* * *
Some games, of course, could be seen as practice for the real world; Monopoly could be viewed as preparation for a career in real estate, chess for the art of war. Many evolutionary psychologists believe that play evolved as way to ease children into their ultimate adult responsibilities; chasing your friends in a game of tag prepares you for the bison hunt on which your life will later depend.

Whether you buy that theory or not, the plastic “guitars” in Guitar Hero have little to do with real guitars; there are no strings, and no frets, there’s no soundhole, and no jack to hook up to an amplifier, either; except for a bit of clattering, the plastic pseudo-instrument makes no sound at all. And there’s no room for genuine creativity, as there would be with a real instrument. A real apprentice guitarist must spend hours and hours practicing scales and chords, and learning about the relation between melody and harmony; an aficionado of Guitar Hero skips straight to the songs, and may well never learn the difference between a major scale and a minor.

Economists would be puzzled, too. It generally costs the same amount or even less (once you factor out the costs of the plastic guitars) to buy the songs on iTunes as to get them in a package for your Xbox, and if you buy them on iTunes, you can play them over and over, wherever you want, in the car, or in the gym, and not just when you stand in front of your television set. You also aren’t stuck suffering through the abominable mid-80’s Hair Metal, in order to “unlock” the next song that you actually like.

What gives? If it’s not practice for a career in music, and it’s not efficient or rational from an economist’s perspective, what is it that drives people to play these games?

* * *
It’s a lust for power.

Not, mind you, of the sort that allows one to rule the world, but the sort that allows one to control one’s own world.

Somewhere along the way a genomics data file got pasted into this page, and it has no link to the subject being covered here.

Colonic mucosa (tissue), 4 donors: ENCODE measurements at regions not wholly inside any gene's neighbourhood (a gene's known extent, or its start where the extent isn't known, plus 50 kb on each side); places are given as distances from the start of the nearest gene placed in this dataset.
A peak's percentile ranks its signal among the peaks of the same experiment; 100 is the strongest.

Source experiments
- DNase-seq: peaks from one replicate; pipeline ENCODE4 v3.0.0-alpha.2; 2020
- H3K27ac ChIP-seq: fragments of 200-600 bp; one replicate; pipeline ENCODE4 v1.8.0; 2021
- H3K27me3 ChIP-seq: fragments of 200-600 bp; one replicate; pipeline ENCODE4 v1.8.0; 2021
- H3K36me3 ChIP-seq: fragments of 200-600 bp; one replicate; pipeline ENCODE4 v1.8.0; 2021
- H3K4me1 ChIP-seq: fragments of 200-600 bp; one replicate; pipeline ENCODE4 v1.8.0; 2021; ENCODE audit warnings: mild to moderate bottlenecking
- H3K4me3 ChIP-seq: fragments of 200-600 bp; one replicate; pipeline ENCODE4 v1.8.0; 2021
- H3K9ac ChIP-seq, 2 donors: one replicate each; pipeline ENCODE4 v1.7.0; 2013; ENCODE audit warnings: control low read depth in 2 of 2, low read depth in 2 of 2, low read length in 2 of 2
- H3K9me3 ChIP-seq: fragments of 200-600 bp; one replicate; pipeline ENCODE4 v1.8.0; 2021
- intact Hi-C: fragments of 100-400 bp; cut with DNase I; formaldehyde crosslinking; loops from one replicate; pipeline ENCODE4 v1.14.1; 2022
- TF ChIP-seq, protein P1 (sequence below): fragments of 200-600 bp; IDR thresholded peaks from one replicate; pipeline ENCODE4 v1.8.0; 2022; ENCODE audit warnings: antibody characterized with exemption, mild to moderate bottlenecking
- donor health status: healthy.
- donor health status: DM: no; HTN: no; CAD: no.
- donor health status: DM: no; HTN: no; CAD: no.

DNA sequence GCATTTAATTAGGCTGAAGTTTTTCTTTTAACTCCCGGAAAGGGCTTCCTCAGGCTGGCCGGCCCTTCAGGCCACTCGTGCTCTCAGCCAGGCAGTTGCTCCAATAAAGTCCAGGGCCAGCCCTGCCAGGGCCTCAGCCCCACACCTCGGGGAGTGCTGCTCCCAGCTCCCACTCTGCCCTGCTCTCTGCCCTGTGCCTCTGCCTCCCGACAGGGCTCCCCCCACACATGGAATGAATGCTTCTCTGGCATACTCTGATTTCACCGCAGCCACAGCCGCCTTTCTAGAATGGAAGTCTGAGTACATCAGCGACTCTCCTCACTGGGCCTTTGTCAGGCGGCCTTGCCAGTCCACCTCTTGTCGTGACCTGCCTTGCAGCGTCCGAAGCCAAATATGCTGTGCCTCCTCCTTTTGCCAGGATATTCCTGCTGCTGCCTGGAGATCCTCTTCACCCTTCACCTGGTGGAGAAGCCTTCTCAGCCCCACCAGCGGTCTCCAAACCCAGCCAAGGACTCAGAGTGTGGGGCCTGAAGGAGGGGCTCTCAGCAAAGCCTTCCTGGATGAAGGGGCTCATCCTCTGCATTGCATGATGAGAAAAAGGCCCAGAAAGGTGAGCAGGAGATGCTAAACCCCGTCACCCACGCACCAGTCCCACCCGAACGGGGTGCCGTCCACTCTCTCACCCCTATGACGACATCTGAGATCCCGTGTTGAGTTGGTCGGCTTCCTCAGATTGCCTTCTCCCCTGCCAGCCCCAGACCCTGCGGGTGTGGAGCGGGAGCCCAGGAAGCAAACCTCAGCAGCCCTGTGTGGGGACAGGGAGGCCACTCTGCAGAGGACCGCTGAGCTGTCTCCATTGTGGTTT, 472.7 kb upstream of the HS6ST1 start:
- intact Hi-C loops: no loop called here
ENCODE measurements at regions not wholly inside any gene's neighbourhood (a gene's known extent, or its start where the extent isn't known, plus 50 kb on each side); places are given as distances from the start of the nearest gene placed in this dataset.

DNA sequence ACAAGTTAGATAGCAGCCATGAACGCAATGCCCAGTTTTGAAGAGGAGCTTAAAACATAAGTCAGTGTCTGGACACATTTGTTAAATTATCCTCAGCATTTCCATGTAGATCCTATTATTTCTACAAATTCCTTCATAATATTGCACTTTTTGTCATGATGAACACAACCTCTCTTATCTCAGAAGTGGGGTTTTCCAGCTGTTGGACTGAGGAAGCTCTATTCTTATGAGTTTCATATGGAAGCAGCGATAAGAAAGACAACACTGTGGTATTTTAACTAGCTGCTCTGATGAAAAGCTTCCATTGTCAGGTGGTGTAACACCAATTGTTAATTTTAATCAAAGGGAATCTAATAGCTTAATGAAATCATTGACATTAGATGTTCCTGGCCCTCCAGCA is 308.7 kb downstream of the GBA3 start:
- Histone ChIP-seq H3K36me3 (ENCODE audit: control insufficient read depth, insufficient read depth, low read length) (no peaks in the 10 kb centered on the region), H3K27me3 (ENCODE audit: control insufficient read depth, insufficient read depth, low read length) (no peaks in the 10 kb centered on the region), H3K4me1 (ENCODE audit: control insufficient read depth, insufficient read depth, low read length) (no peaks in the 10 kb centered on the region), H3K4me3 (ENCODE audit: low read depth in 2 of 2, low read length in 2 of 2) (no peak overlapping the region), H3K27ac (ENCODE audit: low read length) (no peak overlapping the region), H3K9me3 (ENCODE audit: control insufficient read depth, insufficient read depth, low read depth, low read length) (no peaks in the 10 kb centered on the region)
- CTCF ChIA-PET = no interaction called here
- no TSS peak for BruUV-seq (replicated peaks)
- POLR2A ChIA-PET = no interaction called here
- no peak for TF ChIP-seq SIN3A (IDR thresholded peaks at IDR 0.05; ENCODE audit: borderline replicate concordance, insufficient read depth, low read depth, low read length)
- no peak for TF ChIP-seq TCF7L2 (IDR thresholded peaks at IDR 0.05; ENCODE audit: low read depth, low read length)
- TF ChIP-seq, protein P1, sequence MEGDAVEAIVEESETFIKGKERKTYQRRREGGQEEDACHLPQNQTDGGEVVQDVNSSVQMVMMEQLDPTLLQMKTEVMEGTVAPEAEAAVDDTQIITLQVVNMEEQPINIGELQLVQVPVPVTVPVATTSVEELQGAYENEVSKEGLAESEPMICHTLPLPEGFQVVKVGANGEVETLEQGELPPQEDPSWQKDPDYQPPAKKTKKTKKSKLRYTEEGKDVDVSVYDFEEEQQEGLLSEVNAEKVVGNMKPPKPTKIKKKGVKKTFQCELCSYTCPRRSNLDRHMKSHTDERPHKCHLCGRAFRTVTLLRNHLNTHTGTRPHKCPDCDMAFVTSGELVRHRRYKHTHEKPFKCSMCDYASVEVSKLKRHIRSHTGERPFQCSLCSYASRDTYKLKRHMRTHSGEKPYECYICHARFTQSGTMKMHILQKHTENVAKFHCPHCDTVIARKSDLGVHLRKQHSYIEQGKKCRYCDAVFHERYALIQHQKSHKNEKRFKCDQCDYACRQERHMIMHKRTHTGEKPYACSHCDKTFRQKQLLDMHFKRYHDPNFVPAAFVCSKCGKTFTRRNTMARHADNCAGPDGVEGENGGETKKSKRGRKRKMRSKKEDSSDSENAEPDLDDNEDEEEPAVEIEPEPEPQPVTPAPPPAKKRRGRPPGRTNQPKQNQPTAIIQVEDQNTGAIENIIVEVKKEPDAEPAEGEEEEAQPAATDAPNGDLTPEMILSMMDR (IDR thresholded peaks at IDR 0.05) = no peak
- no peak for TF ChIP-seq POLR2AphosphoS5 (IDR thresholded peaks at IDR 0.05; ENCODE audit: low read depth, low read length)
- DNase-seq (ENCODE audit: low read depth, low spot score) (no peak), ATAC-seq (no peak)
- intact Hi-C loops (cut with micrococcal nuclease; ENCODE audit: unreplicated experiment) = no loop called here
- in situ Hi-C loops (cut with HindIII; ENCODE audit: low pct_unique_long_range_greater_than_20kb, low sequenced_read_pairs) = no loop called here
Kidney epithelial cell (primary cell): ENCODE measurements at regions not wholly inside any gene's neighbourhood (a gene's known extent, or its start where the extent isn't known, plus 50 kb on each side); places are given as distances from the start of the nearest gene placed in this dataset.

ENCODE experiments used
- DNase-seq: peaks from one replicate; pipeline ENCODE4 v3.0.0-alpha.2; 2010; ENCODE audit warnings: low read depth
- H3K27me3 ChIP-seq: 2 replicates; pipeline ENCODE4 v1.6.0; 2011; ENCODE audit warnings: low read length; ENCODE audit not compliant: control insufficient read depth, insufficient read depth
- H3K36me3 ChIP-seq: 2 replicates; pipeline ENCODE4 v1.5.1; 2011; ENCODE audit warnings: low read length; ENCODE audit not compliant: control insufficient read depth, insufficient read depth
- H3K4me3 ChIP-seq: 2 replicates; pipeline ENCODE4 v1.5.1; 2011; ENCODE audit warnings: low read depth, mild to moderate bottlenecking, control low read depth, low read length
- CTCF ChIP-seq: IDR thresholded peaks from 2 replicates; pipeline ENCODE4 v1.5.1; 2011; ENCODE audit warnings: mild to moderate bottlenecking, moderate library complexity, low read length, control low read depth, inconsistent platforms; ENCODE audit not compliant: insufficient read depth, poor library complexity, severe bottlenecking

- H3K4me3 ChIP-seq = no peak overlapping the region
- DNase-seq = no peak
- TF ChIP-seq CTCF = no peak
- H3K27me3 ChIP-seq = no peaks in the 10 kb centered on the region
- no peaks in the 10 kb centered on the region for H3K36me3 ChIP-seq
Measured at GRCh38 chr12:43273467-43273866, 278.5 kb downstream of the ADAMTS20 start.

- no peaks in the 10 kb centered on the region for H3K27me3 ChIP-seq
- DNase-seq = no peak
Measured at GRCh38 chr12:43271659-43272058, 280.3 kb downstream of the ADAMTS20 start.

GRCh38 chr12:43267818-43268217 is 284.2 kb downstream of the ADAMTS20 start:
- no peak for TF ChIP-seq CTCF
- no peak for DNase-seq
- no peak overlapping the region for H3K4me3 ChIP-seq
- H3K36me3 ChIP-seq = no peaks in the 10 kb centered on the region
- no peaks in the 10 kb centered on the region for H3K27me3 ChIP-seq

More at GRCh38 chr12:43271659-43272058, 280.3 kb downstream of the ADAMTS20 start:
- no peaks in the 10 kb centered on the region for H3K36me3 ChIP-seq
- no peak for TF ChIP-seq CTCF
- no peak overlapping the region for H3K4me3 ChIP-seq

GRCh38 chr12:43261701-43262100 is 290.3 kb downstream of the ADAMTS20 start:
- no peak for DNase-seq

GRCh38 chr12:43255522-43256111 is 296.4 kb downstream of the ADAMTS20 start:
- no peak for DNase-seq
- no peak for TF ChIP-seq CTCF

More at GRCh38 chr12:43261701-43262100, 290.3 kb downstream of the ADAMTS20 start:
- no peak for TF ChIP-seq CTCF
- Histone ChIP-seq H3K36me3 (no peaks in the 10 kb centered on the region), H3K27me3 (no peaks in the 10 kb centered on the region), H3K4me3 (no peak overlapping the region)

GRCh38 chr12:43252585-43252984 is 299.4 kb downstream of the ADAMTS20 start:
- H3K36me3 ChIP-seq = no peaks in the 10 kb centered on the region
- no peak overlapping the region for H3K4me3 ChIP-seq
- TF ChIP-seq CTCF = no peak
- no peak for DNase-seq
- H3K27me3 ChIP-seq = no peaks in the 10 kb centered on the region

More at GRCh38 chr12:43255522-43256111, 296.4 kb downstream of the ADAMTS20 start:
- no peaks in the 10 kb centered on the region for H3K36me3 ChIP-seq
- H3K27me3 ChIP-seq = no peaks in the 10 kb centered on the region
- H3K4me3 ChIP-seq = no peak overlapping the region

Dozens of studies over the years have shown that human beings are happier when they believe themselves to be in control. In one famous set of studies, participants were asked to solve simple arithmetic problems while sitting in a room in which sudden blasts of noise occurred at random intervals. One group of subjects had no choice but to listen, the others had a panic button they would be allowed to press if the noise became too much. Though few participants actually pressed the button, the mere feeling of control made the entire experience considerably more bearable. In another famous study, dogs were put in an environment in which nothing that they did correlated with their situation; so-called “learned helplessness” — essentially a form of depression — was the result.

Alas, although humans are very fond of being in control, we aren’t always so good at telling whether we actually have it. As Harvard psychologist Dan Wegner has argued in The Illusion of Conscious Will, Oujia boards were designed to trick people into thinking they didn’t have control when they really did. Guitar Hero is designed to do the opposite.

Inferring control is really an exercise in inferring causality; we want to know whether A causes B, but sometimes all we know is that when A happens, B happens too. In technical jargon, we infer causality from temporal contingency.

Games like Guitar Hero set up one of the most potent illusions of temporal contingency I’ve ever seen: if the player presses the button at the right time, the computer plays back a recording of a particular note (or set of notes) played by a professional musician. The music itself is potent and rewarding — Keith Richards really knows how to bend a note — but the real secret to the game is what happens is that fact if you miss the button, you don’t hear the note.

The brain whirs away, and notices the contingency. When I push the button, I hear Keith Richards; when I fail to push the button (or press the wrong button, or press it late), I don’t hear Keith Richards. Therefore, I am Keith Richards!

* * *
It’s not simply that you hear the songs (which bring pleasure) but that the game skillfully induces the illusion that you yourself are generating the songs. You aren’t paying $60 to hear the songs; you’re paying $60 to trick your brain into thinking that you are making them. Your conscious mind may know better — and realize that it’s all just a ruse — but your unconscious mind is completely and happily fooled.

Is that worth $60? If you want to feel like Keith Richards, the answer is surely yes.